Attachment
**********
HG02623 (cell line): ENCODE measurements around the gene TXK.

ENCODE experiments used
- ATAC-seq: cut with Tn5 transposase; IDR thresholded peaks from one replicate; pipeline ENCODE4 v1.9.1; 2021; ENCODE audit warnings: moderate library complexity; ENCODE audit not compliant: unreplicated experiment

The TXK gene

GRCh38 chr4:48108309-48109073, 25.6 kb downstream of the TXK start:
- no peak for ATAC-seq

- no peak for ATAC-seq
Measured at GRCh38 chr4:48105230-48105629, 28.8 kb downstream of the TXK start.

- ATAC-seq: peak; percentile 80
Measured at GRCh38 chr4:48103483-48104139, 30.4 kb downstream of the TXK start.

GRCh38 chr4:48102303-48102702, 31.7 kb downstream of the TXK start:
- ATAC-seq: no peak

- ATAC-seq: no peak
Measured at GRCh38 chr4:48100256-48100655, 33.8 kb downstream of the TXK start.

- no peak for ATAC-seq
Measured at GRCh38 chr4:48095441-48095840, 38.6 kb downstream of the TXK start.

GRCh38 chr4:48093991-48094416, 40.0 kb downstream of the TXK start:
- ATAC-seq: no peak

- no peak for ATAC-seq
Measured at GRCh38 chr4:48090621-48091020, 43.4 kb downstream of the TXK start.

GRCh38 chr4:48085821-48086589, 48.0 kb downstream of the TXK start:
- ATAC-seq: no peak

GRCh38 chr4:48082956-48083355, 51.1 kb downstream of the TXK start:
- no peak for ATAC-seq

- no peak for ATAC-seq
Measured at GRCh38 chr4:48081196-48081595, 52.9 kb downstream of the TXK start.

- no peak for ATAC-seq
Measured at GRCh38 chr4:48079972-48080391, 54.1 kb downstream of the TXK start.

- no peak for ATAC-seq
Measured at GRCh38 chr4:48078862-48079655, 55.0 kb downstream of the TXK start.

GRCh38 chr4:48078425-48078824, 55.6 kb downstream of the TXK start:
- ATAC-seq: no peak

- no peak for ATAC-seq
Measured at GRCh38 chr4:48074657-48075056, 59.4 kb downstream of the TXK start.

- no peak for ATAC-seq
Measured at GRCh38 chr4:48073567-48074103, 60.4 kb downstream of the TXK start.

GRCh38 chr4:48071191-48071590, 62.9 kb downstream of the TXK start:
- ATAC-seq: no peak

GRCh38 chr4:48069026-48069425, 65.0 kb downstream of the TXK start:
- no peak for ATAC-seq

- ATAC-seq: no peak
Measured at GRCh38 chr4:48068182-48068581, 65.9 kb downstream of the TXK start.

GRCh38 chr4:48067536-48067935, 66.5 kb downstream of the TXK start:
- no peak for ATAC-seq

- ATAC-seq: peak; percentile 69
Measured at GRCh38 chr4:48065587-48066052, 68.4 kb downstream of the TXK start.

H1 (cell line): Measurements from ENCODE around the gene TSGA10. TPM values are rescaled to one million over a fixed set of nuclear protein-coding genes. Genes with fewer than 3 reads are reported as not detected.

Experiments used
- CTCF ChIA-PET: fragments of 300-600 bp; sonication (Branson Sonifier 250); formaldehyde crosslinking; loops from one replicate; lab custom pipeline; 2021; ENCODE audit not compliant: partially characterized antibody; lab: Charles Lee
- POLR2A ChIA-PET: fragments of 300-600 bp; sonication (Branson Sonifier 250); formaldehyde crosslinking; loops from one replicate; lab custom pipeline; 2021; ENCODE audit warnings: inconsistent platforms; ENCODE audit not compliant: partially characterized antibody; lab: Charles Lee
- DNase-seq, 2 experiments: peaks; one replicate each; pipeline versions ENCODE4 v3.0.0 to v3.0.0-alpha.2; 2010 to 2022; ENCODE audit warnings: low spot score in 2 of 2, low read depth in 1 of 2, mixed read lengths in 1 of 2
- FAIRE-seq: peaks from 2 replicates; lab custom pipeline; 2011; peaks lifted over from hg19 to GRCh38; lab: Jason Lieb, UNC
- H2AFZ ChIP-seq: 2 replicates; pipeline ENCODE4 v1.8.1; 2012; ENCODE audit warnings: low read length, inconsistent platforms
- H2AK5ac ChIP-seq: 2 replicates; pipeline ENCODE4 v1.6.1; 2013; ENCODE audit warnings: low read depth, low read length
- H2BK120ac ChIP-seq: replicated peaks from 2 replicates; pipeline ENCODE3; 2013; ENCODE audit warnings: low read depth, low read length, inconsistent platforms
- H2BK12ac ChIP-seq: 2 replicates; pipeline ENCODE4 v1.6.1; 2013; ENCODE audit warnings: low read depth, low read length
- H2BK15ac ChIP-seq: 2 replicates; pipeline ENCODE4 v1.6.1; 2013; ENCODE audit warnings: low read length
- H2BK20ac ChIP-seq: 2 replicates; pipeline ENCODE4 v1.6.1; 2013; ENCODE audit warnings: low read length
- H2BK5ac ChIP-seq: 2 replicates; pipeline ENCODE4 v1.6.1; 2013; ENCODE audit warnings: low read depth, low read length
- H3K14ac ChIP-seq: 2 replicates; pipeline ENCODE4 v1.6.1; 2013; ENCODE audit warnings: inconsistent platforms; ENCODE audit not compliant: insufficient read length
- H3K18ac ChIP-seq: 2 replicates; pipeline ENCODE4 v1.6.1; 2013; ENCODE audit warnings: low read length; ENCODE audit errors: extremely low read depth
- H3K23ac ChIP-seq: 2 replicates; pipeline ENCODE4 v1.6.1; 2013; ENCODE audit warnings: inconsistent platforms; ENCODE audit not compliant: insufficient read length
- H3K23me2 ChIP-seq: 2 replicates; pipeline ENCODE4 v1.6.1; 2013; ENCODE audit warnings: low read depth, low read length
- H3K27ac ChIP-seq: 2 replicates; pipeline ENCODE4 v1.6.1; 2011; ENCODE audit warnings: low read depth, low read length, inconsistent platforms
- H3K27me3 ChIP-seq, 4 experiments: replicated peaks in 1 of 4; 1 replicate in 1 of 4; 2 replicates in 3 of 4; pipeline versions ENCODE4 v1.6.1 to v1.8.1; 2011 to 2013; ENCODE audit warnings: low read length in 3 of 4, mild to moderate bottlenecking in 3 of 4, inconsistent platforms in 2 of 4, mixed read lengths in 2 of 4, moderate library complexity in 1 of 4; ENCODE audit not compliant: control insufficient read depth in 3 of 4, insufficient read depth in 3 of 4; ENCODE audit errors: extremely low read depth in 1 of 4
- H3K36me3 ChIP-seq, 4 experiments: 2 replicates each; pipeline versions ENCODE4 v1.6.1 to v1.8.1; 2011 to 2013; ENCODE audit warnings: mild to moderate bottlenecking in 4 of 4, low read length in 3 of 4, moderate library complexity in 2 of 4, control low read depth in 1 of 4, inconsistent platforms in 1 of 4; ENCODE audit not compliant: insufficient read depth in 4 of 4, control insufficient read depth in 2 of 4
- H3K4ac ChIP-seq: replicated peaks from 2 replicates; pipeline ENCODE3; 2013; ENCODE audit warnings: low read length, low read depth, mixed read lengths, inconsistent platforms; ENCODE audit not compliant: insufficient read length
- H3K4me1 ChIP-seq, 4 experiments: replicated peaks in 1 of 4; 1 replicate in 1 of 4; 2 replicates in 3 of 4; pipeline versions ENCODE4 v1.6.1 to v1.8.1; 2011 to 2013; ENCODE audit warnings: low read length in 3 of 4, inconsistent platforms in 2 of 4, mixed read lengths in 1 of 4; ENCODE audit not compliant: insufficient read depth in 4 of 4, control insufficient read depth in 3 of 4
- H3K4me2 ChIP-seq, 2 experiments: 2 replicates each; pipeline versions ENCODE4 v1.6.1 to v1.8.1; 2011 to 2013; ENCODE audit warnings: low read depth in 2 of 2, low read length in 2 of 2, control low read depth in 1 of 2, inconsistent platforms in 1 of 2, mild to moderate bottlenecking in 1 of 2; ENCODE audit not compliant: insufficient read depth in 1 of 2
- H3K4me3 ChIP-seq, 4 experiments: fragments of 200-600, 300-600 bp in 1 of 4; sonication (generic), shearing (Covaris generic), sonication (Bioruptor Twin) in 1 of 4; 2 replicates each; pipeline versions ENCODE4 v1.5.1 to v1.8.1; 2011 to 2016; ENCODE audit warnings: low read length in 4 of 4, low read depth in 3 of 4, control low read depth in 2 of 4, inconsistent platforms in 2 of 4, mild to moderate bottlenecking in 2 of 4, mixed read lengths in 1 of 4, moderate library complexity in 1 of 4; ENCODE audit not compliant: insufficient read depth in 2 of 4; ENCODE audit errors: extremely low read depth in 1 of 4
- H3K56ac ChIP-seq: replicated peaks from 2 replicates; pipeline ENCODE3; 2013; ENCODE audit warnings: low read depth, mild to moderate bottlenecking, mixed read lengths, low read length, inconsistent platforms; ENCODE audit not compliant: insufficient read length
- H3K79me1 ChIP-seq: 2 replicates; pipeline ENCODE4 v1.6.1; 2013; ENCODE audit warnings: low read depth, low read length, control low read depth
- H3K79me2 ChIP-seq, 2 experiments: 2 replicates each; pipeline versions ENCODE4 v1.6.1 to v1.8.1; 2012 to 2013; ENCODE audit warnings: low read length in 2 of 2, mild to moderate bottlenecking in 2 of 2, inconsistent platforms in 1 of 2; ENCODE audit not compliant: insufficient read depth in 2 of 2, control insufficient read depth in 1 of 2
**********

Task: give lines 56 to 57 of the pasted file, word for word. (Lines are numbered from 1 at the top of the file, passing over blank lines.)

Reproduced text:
- H2BK12ac ChIP-seq: 2 replicates; pipeline ENCODE4 v1.6.1; 2013; ENCODE audit warnings: low read depth, low read length
- H2BK15ac ChIP-seq: 2 replicates; pipeline ENCODE4 v1.6.1; 2013; ENCODE audit warnings: low read length